September 30, 2009 § Leave a comment
When I say something does not feel right, it’s because that horrible thing standing in the first pew at my baptism is named uncertainty. Uncertainty has eyes that, like marbles, eerily roll around in the socket without you ever knowing. Even as an infant, his eyes meant something to me. I followed them as I did the slivers of light that flashed over my face as the sun moved around the steeple. At least the sunlight, I could be assured, had a point of origin. But the gaze of uncertainty wandered, suspended in homelessness, without its pupils.
When I grew up to be a girl, uncertainty scarcely appeared to me. I had long, red hair that fell over my shoulder blades like wings of fire. When I walked, I could not help my newly rounded hips from swaying to accommodate the stride of my tall girlish legs which, on their own, were quite shapeless. My breasts were still firm. As a matter of fact, one day I ran into the altar boy in the hallway at the chapel and the front of my blouse grazed his robe. The boy stopped abruptly in his place with a combined look of horror and curiosity. And as I stared back at him, the skin below his cheekbones turned a brilliant shade of pink and he ran from me, his oxfords clopping thunderously against the floor like a herd of hoofed beasts. No one would know that a single man’s fear could make so much noise.
By the following summer, I had lost much of the beauty that I had possessed as a young girl. My mother resisted my womanhood and left me a closet full of children’s clothing: embroidered white dresses that became stretched at the collar and the waist; hemlines falling, or barely resting against my upper thigh, swinging up into the shadowy spots. When it became clear that my appearance offended those around me, my mother presented me with a suitcase full of my father’s old suits. I rarely questioned her gifts.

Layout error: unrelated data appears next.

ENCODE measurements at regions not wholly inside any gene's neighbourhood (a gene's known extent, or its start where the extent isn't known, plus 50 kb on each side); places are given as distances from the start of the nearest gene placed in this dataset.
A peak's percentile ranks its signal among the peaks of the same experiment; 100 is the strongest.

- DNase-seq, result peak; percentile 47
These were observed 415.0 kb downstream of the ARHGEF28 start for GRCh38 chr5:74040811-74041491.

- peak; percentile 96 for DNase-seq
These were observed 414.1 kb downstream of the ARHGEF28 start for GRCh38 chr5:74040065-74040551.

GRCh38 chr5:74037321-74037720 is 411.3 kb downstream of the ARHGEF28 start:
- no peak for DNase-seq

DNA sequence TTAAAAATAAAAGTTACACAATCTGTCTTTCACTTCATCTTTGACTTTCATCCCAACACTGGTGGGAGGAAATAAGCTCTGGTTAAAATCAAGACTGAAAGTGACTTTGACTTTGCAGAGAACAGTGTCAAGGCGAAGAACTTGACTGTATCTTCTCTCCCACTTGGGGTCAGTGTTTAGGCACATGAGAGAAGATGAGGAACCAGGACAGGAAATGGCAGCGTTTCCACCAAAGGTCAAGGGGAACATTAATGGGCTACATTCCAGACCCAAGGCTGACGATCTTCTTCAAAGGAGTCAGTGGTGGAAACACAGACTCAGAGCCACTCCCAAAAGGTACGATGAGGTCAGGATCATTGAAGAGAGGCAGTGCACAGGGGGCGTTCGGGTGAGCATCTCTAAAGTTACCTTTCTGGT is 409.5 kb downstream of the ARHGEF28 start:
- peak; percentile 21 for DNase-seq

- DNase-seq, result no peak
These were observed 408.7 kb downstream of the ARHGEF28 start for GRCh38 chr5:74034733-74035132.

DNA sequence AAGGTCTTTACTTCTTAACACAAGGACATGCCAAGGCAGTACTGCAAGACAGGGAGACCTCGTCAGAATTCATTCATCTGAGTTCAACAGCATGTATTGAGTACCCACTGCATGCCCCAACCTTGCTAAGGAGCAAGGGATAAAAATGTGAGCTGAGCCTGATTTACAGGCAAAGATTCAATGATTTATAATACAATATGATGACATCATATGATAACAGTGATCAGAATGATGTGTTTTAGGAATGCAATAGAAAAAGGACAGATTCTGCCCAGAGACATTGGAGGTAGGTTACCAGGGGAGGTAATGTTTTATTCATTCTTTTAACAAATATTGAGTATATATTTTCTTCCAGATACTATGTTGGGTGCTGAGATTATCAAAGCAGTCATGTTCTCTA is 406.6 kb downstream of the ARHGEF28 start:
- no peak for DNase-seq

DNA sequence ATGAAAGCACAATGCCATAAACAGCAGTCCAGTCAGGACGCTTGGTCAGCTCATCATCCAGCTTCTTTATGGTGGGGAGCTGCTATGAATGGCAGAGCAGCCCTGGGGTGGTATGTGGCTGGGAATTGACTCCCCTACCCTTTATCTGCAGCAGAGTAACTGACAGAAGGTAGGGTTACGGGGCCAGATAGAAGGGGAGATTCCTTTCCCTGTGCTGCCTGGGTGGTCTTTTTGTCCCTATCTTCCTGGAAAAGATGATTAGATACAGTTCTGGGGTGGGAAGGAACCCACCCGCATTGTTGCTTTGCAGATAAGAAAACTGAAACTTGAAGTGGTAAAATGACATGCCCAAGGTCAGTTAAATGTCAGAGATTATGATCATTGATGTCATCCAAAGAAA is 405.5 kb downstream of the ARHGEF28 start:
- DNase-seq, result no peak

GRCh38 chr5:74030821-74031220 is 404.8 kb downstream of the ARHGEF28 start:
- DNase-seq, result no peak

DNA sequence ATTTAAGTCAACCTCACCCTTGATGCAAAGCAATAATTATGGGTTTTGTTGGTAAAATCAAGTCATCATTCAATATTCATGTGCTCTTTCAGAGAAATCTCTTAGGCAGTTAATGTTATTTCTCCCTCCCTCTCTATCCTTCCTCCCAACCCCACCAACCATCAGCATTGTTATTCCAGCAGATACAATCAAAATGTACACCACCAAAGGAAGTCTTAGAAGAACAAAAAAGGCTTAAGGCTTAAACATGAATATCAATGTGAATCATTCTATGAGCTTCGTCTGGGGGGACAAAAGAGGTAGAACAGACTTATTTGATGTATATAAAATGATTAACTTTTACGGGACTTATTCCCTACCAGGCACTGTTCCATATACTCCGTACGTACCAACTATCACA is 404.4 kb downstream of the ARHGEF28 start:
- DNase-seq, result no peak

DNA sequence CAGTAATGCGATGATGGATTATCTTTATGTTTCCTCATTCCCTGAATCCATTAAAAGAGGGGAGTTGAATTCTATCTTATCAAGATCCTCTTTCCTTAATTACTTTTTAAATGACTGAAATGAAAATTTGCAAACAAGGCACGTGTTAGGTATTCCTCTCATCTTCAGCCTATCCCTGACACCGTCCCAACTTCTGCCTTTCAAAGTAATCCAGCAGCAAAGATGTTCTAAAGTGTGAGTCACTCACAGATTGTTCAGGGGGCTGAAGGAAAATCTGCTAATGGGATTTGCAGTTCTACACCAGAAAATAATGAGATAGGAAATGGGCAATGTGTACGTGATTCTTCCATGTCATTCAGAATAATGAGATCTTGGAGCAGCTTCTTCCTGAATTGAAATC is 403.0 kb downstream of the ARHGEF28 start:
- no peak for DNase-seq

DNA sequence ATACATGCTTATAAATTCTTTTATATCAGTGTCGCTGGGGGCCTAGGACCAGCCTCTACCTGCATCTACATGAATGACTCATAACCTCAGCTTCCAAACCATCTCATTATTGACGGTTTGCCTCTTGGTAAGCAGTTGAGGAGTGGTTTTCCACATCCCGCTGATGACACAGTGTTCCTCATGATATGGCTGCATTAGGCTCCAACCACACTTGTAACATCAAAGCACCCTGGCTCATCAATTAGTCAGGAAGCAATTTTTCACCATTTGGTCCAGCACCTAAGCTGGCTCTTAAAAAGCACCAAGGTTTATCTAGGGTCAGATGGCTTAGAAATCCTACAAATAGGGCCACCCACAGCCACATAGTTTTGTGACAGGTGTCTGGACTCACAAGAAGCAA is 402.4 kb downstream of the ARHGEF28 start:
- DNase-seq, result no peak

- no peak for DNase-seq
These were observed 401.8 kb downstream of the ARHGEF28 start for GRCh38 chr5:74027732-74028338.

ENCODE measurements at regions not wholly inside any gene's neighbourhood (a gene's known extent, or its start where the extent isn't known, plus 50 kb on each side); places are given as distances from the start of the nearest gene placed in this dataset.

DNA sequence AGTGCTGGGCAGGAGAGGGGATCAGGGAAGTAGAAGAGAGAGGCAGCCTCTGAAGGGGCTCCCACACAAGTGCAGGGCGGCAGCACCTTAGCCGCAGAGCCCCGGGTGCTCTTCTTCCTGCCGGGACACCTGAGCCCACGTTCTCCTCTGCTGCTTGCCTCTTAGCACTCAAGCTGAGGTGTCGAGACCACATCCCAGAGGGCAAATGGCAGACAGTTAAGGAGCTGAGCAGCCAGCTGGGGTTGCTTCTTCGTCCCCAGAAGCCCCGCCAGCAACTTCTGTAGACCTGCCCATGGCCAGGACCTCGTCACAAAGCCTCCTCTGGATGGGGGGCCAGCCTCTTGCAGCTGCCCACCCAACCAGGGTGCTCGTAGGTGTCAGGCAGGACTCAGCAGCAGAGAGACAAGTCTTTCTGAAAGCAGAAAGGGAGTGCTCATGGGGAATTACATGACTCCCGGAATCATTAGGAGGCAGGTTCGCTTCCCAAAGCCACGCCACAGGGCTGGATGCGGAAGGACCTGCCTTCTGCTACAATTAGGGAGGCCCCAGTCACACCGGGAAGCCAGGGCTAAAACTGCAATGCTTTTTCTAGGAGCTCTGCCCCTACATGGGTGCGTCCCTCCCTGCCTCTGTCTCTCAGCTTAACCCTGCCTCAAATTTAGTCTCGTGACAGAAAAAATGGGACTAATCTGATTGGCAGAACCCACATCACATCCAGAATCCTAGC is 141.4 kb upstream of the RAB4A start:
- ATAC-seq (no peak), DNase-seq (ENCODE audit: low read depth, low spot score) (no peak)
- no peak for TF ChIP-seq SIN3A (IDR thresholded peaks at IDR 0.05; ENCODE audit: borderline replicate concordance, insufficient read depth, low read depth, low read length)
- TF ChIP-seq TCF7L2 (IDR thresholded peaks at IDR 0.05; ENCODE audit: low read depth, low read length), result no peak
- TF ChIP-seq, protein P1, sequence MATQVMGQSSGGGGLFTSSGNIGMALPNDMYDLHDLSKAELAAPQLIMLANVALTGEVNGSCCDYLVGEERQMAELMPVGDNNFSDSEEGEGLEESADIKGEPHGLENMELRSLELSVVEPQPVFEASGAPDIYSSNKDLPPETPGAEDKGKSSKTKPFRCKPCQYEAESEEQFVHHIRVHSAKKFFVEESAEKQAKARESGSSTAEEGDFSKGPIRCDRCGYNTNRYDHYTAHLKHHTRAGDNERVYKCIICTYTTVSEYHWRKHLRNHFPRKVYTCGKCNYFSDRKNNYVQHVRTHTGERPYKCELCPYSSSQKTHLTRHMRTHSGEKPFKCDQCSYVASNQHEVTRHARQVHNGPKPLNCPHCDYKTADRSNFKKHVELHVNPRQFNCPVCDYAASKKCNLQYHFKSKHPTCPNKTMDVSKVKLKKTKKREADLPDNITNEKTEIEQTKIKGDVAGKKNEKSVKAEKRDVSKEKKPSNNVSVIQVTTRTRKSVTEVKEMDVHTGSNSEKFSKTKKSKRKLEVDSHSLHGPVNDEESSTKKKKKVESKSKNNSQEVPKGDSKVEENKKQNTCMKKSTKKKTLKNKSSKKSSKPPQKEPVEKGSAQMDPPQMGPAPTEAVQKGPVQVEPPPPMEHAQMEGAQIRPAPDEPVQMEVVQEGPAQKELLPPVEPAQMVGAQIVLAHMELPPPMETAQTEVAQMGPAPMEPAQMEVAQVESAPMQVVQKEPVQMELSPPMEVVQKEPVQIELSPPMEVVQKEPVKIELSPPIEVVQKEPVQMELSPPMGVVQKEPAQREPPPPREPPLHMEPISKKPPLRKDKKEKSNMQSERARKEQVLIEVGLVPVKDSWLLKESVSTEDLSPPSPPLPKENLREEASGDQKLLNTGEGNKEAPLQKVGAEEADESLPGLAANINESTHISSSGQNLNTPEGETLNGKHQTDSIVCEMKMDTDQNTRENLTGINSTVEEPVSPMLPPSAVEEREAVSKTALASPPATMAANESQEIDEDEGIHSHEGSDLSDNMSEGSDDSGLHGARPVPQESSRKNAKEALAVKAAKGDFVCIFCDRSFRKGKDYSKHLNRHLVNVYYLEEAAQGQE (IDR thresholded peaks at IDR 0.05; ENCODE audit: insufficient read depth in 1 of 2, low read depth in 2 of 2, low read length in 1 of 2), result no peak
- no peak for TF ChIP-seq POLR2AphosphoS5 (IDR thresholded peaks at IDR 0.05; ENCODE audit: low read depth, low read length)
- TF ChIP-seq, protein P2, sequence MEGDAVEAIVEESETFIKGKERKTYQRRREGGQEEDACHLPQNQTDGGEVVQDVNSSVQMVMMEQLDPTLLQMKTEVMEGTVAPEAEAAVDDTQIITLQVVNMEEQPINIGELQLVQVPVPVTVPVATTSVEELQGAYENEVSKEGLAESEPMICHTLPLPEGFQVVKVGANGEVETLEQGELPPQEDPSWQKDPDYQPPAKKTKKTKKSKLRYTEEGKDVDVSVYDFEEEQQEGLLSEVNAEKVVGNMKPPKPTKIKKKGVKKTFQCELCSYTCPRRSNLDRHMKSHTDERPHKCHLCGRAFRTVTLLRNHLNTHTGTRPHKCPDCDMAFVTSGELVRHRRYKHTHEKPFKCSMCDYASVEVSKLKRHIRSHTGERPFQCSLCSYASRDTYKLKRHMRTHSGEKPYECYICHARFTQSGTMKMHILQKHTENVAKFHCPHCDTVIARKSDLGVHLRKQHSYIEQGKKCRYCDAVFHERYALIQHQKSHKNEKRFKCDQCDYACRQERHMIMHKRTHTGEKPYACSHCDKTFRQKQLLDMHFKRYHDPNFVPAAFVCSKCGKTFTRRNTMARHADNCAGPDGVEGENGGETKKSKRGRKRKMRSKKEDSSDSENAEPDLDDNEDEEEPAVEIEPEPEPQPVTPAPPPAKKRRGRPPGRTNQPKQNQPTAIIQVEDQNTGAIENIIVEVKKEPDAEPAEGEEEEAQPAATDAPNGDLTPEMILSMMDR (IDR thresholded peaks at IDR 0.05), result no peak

On the first day of school, I wore a pair of olive slacks and a cream-colored blouse. The other women stared at me with lifted lips and the men simply ignored me.
I left school early that day and ran to the chapel to find solace. I tore through the wooden doors and violently threw my knees down to the floor and began to cry. When I was finished, I stood up and saw the altar boy staring at me from behind a column. Even time could not alter his childlike complexion. I brushed my knees and quietly approached him. I put myself before his face as though he were not there at all and let my breath warm his neck. I grabbed his hands that were tightly pressed up against his sides, and led him into me.
Uncertainty came to me that night. He stood at the altar, staring down at our naked and tangled limbs behind the first pew. The boys legs looked like mine. I could not tell if he had been looking at the boy or I, but his eyes flashed like glass before me and I knew why he had come.
When I returned home, my mother had not been waiting for me. She was out on the verandah smoking and hardly heard me come through the door. I went straight into bathroom and locked the door. My hands quivered as I swept through the vanity drawers to find the shearers. But once I did, time seemed to move infinitely fast. My red hair dropped into the sink like a scuffed, red ball. The games we played, the games I had won.